Sports websites have a well-earned reputation for being dens of iniquity at best and flat out rape apologia at worst. But over at Addicted to Quack (which deserves, if not cookies, a mention for not tolerating victim-blaming), Rusty Ryan absolutely killed it with an article covering the Oregon basketball rape investigation and rape culture in the sports world and the world at large. The whole thing is worth a read, but there are some choice quotes:
Denial, ignorance, or even encouragement of sexual harassment, and specifically, the objectification of women as sex objects, has been institutionalized and permissible in colleges, sports, and society. According to the The New York Times the federal government identified 55 colleges whose handling of sexual assault cases were so poor that they may be in violation of Title IX.
In sports specifically, the machismo/testosterone involved clashes with feminism because of opposing ideals. Men who perform at a very high level in sports are considered to be some of the most masculine, and thus, stereotypically, are seen as dominant and superior to all women. After missed field goals two years ago I heard both men and women in the student section say, "That kicker isn't getting any tonight." Or after a big play someone will say, "He's getting so much p**** tonight." James Franklin at Vanderbilt would judge coaching candidates by how hot their wives were. Male sports stars are assumed to be alpha males in society. Women, especially in sports settings, are typically viewed as prizes and objects.
The Oregon rape case is an example of sexism at its worst. It is very difficult for me as a [Spoiler Alert] white male to put myself in the shoes of a woman. It is absolutely ridiculous on principle and face value that women have to be concerned with getting too drunk or behaving a certain way or else deal with sexual assault. Those types of concerns are simply things I've never had to worry about when going to Taylor's, Max's, Rennie's, Webfoot, or any college party. It is an absurdity to me that this is a part of life for over half of the Oregon student population.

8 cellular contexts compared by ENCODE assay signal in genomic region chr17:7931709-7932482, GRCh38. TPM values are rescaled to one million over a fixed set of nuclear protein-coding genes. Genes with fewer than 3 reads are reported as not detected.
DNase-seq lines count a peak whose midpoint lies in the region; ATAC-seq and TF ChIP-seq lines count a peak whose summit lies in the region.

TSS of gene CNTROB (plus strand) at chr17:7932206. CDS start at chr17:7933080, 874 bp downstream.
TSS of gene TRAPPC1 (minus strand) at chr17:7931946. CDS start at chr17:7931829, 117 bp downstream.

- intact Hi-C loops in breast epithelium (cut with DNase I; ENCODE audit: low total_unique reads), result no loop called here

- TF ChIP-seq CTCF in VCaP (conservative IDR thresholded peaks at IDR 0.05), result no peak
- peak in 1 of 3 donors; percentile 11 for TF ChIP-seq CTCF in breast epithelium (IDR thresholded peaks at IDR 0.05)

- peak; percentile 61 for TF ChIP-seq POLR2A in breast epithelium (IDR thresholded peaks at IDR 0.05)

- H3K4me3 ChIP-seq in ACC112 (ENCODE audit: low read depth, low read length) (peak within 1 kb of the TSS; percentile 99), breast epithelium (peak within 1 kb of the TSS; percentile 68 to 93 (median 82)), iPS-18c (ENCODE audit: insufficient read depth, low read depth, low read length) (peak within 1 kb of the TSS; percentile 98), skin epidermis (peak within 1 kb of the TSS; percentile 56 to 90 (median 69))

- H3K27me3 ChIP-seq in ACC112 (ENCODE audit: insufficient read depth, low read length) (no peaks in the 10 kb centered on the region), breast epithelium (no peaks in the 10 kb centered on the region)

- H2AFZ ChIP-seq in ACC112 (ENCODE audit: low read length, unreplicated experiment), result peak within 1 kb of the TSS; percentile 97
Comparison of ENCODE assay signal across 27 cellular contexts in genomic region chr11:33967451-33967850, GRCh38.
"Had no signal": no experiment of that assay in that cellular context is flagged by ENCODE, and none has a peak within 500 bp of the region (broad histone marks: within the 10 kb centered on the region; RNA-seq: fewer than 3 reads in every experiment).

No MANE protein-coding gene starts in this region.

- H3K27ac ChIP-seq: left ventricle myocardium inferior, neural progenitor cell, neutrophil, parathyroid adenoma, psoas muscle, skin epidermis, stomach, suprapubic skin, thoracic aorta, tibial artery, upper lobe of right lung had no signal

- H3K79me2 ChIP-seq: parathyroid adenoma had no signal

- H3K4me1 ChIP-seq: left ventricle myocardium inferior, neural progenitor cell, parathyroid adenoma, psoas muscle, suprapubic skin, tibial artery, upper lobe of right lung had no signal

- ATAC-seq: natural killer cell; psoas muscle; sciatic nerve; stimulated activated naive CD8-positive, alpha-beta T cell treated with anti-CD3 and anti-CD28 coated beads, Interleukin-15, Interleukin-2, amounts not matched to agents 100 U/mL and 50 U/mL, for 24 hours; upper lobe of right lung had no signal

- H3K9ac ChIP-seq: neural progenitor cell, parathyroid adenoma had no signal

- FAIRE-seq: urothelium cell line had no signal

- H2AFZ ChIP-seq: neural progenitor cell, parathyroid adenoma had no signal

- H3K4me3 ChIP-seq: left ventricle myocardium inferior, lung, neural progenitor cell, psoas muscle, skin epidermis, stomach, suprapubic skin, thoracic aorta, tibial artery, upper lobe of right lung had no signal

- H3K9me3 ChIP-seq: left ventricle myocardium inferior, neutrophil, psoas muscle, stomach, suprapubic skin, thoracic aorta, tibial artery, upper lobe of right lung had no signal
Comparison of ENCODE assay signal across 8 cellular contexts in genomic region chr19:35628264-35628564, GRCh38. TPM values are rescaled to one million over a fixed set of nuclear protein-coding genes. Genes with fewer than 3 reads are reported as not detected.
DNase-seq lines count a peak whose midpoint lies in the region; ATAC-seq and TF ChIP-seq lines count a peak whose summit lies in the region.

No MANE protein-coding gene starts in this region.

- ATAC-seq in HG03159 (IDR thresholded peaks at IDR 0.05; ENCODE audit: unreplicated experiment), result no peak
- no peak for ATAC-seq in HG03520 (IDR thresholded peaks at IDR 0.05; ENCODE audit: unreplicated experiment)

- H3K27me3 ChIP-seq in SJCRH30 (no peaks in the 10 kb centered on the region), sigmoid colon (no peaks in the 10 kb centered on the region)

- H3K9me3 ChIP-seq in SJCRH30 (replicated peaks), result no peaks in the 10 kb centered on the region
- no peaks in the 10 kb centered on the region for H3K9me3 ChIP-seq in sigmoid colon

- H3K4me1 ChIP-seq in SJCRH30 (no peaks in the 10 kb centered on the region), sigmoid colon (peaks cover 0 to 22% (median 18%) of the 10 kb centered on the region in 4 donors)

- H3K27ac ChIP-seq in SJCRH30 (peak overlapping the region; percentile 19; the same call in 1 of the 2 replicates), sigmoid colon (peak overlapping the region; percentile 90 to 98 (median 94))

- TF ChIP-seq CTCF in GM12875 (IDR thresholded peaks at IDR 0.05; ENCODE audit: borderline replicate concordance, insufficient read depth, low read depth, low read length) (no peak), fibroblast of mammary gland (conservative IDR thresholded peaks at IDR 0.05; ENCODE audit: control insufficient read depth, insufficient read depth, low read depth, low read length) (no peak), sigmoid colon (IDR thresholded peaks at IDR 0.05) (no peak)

It is especially important in these situations to not blame the victim. Just because someone got too drunk or didn't say "no" and put up a fight doesn't mean that they deserve blame for being sexually assaulted. If anything, intoxication should be a red flag to anyone and the lack of a "no" does not mean "yes." I don't want to go back to this specific case too much but it has got to be awful seeing the story of what is most likely the worst part of her life being discussed everywhere and on national news, and that is after going through interviews with the police.
This isn't a problem that only concerns women. This concerns every single one of us in society. We are all people, and when I read stuff like this, I really wonder how people can be so mean to others. I wish this problem could be solved by simply telling everyone to be nice to each other. But if we as a society don't take the stand now then the societal norms and behaviors will be passed down to the next generation and this will only beget more of the same.
It falls apart a bit when he starts quoting Tupac Shakur (himself convicted of sexual abuse) at the end, but these are articles that you don't read enough of on a sports website, let alone the most prominent site supporting the very program that housed the perpetrators. It's to be encouraged and hopefully emulated.
ETA: Forgot to link the actual article.